Scientists in Japan have developed a process that aims to minimize toxic materials used in producing Quantum Dot (QD) LEDs. In the same stroke, the research team based at the Natural Science Center for Basic Research and Development at Hiroshima University found a way to make good use of many tons of agricultural waste.
“Since typical QDs often involve toxic material, such as cadmium, lead, or other heavy metals, environmental concerns have been frequently deliberated when using nanomaterials,” explained Ken-ichi Saitow, lead study author and a professor of chemistry at Hiroshima University, to Tech Xplore. “Our proposed process and fabrication method for QDs minimizes these concerns.”
It turns out that rice husks can be processed as a good source of porous silicon. This non-toxic material can be used in a wide variety of applications. With more devices than ever come packing screens and the public moving towards widely adopting LED lighting, it is becoming more popular than ever. Additionally, quantum dot technology monitors can produce some of the most stunning visuals available.
Using porous silicon (Si) and silicon oxide (SiO2) derived from rice husks to create quantum dot structures also helps reduce the scale of a massive agricultural waste product. It is estimated that about 100 million tons of rice husk waste are produced globally.
So, how do the scientists make the high-purity SiO2 and value-added Si powders from leftover husks once the rice is milled from its shell? They kindly shared their method, which we have condensed and simplified below.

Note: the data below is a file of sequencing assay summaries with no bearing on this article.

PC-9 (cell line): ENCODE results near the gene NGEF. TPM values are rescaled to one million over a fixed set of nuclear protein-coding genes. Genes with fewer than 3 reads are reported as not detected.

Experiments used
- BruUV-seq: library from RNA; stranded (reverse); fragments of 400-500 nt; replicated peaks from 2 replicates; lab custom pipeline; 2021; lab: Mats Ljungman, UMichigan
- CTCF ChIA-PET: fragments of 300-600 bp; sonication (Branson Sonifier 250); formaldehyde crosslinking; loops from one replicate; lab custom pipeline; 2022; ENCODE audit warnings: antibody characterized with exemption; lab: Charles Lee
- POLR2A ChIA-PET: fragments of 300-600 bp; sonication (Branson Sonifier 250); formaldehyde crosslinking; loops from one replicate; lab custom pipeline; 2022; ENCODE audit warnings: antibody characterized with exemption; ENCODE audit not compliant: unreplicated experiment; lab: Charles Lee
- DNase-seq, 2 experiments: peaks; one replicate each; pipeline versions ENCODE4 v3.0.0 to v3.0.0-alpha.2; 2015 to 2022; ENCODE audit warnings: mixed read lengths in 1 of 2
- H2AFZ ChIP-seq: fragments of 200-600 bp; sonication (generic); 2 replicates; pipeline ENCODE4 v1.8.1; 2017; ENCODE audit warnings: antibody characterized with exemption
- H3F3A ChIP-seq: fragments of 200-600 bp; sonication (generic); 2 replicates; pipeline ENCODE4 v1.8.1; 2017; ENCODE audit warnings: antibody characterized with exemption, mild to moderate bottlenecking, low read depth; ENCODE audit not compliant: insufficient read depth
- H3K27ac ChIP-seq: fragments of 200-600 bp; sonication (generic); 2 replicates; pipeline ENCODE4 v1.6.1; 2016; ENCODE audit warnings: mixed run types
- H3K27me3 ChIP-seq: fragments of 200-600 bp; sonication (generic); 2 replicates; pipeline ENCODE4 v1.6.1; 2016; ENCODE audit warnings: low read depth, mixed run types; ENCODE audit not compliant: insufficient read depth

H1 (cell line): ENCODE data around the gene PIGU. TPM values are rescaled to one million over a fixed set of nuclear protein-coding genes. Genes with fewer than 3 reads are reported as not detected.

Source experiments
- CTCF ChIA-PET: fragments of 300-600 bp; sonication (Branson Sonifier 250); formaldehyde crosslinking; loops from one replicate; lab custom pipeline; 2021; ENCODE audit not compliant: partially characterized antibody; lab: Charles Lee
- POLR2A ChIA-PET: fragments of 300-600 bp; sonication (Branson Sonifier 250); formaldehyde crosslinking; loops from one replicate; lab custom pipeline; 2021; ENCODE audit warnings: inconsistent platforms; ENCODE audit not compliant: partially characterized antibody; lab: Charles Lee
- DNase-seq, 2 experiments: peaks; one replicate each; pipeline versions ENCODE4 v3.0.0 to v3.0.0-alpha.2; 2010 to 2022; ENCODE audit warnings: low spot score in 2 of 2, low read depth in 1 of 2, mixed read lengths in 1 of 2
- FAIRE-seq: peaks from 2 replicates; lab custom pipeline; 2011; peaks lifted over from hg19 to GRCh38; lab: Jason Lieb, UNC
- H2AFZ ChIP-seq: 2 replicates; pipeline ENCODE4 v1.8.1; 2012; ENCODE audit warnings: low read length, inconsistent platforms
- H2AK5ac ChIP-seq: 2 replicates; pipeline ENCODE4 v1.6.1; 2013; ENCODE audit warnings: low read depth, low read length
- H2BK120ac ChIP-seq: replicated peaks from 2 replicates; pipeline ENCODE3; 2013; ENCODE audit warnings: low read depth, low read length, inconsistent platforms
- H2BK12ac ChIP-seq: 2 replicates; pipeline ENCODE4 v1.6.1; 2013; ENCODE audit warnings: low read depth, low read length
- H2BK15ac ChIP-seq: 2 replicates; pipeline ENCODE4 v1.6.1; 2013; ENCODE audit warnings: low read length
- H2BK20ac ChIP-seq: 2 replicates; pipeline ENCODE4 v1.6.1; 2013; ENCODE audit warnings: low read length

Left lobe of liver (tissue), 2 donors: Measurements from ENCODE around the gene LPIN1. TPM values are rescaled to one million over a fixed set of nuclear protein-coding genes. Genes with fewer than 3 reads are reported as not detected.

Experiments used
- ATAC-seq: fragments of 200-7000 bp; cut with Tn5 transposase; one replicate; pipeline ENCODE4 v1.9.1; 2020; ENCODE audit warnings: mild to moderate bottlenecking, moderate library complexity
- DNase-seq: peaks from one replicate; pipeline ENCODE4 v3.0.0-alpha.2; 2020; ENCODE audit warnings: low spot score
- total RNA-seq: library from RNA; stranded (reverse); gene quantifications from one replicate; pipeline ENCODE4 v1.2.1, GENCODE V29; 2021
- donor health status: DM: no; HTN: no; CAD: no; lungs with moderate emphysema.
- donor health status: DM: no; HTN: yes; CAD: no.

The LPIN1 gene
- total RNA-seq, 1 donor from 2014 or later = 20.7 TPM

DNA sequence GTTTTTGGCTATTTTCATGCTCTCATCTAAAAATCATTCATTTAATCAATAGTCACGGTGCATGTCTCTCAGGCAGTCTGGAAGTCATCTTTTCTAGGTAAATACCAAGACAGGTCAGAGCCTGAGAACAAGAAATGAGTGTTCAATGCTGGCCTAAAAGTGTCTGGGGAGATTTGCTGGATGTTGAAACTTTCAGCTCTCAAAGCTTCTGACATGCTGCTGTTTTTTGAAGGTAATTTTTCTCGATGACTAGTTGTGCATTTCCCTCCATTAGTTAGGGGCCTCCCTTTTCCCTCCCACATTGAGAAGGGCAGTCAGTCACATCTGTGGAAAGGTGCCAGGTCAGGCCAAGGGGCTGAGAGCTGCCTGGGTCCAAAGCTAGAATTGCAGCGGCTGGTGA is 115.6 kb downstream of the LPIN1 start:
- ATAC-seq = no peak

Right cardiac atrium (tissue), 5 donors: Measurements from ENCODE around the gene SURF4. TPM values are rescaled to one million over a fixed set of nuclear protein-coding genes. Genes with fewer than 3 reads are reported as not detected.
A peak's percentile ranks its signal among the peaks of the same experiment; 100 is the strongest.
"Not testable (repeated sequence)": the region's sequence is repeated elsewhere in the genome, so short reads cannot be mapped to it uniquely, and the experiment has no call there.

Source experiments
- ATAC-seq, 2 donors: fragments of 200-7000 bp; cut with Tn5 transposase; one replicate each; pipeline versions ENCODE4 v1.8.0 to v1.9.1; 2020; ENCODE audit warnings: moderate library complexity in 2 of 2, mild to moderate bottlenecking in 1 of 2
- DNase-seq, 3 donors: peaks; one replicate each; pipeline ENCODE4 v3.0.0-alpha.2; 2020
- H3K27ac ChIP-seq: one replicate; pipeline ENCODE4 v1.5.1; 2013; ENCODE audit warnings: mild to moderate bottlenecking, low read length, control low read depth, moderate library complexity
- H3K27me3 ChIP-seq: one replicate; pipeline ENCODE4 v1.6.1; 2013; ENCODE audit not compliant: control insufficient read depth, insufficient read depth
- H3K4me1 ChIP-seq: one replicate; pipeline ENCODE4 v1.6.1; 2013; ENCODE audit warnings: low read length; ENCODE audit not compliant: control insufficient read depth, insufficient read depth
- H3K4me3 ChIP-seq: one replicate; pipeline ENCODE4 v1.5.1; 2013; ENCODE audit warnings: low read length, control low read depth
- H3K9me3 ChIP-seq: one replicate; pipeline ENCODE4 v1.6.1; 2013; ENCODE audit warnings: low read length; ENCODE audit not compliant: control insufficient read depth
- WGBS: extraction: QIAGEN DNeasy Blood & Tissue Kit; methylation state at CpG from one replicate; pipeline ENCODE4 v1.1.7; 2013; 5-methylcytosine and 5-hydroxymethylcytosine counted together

- Burn off the organic compounds
- Grind and heat the left over silica powder
- Use chemical etching to reduce powder to 3nmn particles
- Use organic solvent to facilitate 3nm crystalline particle liquid
After the above processes have been completed, the scientists are left with Si QDs that luminesce in the orange-red range with good efficiency levels.
As with many of these cutting-edge technological discoveries which we feature in the news, there is still additional research and refinements to be completed before commercialization. In particular, the scientists aren’t satisfied with the efficiency of luminescence of the first Si QDs and LEDs made with rice husk-derived materials. Moreover, they want to look at tuning the Si QDs for light spectrum responses outside of the orange-red zone.
Interestingly, the research team is also going to look at other agri-waste from silicon -rich crops like sugar cane bamboo, wheat, barley, or grasses. Perhaps the Si QDs derived from these other crops will naturally have different luminescence characteristics.